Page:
Vivid green and purple auroras swirled and danced across the entire night sky in Sweden recently.
The night-time light show was captured by an all-sky camera in Kiruna, Sweden, which is part of the European Space Agency’s (ESA) Space Weather Service Network.
This camera is pointed straight up, and is fitted with a fish-eye lens to be able to capture the sky from horizon to horizon. The Aurora Borealis, also known as the Northern Lights, were visible due to the impact of a coronal mass ejection (CME) into our planet’s magnetosphere on October 12.
A solar storm on the Sun ejected a ejected a violent mass of fast-moving plasma into space on October 9, 2021. A few days later, auroras were seen around the world in the northern hemisphere.
“What I love about this video is the chance to see this beautiful, purple aurora, more clearly visible during intense geomagnetic storms,” said Hannah Laurens, a Space Weather Applications Scientist based at European Space Operations Center (ESOC).
“The movement of this swirly structure in space and time is often referred to as auroral dynamics.”
Laurens explained how the aurora is a manifestation of complex drivers operating in the distant magnetosphere which makes it a useful, and beautiful, tool with which to monitor space weather conditions.
But being able to study the auroral dynamics is especially important when studying the relationship between the ionosphere and magnetosphere, which are linked by lines of magnetic field.
Various spacecraft keep an eye on the Sun: the Solar Dynamics Observatory, the Parker Solar Probe and Solar Orbiter are just some of the tools scientists use to learn more about our star and how it affects our planet.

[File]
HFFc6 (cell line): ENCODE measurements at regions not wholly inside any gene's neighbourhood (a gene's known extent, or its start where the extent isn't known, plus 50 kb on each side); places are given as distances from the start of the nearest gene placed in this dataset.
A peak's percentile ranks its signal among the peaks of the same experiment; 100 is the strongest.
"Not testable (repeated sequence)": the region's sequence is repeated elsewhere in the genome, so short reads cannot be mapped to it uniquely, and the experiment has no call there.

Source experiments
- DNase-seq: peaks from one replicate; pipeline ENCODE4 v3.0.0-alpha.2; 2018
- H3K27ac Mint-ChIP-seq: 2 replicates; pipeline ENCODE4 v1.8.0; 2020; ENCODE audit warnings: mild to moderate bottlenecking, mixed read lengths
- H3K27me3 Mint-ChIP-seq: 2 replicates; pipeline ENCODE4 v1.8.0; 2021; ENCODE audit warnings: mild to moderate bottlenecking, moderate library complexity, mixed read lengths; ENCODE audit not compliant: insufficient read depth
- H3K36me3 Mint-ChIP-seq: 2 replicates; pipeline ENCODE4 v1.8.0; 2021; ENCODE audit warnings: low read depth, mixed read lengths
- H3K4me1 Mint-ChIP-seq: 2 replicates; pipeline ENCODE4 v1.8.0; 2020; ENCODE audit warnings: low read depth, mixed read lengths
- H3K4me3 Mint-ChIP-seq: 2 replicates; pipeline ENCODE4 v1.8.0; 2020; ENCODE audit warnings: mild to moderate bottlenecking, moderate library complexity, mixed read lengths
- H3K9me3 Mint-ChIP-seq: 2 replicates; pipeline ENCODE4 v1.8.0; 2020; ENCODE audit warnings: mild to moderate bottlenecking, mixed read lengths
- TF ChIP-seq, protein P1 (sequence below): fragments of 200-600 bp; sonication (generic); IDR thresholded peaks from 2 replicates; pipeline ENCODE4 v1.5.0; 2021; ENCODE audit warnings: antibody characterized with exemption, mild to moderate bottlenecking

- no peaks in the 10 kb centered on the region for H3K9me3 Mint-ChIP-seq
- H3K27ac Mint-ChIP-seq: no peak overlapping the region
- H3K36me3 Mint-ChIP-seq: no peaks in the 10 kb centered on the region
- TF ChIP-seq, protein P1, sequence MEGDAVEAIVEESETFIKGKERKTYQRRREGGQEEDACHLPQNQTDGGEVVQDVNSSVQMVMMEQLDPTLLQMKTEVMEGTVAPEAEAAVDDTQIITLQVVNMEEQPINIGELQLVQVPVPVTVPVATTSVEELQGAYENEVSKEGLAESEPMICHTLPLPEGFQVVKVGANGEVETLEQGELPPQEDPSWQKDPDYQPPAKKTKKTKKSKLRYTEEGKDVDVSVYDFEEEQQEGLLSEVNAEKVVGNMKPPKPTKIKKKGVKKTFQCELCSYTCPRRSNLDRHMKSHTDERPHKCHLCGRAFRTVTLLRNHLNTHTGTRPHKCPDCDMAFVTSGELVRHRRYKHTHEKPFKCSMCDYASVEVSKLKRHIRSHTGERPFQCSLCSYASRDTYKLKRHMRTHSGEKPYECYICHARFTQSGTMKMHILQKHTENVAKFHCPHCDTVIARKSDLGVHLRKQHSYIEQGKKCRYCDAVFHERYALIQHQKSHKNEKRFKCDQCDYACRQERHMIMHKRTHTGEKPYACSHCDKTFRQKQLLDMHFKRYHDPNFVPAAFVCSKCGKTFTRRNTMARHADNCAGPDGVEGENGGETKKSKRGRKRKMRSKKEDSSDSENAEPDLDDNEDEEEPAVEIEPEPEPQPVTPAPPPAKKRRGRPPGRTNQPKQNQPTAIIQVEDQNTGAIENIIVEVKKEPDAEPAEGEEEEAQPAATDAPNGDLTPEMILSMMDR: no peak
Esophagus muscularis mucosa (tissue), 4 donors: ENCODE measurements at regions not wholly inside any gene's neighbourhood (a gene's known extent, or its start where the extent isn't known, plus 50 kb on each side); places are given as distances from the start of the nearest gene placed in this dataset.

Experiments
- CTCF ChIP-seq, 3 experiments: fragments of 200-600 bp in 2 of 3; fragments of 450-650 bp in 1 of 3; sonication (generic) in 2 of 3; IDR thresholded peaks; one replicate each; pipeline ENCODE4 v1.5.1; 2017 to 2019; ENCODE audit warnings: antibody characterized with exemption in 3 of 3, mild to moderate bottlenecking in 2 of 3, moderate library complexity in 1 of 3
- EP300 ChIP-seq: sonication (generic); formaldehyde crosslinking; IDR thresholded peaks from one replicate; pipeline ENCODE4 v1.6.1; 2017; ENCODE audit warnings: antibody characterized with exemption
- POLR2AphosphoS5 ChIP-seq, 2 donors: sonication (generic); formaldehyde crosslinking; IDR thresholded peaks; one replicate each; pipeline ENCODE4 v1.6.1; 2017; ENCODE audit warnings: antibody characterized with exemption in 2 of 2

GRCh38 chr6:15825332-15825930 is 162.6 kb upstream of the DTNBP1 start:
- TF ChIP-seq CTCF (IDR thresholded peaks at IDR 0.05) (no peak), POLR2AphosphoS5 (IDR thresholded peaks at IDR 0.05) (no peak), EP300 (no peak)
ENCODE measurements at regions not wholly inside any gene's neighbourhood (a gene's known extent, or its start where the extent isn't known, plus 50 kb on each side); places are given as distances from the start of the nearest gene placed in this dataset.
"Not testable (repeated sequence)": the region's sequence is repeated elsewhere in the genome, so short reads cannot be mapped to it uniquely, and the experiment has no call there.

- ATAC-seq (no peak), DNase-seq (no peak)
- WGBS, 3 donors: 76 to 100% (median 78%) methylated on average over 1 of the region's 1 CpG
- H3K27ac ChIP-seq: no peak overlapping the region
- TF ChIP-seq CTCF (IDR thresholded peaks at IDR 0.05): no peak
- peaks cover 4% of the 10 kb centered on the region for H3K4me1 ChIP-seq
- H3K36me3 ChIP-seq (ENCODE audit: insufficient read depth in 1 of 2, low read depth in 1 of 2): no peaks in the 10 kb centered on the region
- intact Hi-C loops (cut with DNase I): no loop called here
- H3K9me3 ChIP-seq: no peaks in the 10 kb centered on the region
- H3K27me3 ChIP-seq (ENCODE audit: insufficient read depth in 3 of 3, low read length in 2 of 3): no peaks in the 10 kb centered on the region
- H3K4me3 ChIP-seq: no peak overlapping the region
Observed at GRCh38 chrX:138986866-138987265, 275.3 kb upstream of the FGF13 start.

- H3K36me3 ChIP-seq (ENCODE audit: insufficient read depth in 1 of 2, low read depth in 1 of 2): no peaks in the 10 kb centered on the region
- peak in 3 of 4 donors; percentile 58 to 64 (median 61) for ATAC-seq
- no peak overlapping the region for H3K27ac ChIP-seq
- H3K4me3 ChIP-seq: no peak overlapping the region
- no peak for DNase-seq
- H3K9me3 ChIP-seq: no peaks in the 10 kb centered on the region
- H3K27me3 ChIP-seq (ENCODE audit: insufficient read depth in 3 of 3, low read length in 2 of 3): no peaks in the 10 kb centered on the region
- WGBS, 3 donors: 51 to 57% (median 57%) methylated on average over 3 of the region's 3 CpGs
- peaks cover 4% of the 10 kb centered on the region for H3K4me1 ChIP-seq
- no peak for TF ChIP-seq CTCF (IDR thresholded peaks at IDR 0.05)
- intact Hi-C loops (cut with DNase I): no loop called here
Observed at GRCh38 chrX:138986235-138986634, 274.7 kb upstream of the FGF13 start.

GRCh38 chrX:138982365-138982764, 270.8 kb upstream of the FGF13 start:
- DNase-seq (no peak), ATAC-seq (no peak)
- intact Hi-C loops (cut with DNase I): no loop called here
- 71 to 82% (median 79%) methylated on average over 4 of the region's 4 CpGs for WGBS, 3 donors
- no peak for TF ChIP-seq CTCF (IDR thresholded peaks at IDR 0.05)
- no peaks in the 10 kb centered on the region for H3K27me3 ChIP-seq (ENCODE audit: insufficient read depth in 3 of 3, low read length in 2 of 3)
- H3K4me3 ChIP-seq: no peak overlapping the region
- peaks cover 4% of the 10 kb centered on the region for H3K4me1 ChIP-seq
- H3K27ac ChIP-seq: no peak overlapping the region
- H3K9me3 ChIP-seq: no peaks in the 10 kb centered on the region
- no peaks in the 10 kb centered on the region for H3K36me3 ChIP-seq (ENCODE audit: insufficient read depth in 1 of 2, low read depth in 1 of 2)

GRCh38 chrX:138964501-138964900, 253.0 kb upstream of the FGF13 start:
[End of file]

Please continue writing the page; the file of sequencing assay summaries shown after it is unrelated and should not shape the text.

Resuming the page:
Observatories on the ground, like all-sky cameras, are also vital to understanding the complex, and sometimes hazardous interactions between the Sun and Earth.
A preliminary look at the eruption from the M1.6 solar flare with the help of SDO and STCE/SIDC.
We see a gorgeous eruption which very likely launched an earth-directed CME into space. More info will come later when coronagraph imagery becomes available. pic.twitter.com/1aCUAQGILK
— SpaceWeatherLive (@_SpaceWeather_) October 9, 2021
All-sky cameras have operated in Kiruna since the International Geophysical Year 1957-1958, and a digital all-sky camera has been in operation since 2001. The Kiruna Atmospheric and Geophysical Observatory (KAGO) is part of the Swedish Institute of Space Physics (IRF).
While most of the solar wind is blocked by Earth’s protective magnetosphere, some charged particles become trapped in Earth’s magnetic field and flow down to the geomagnetic poles, colliding with the upper atmosphere to create the beautiful auroras.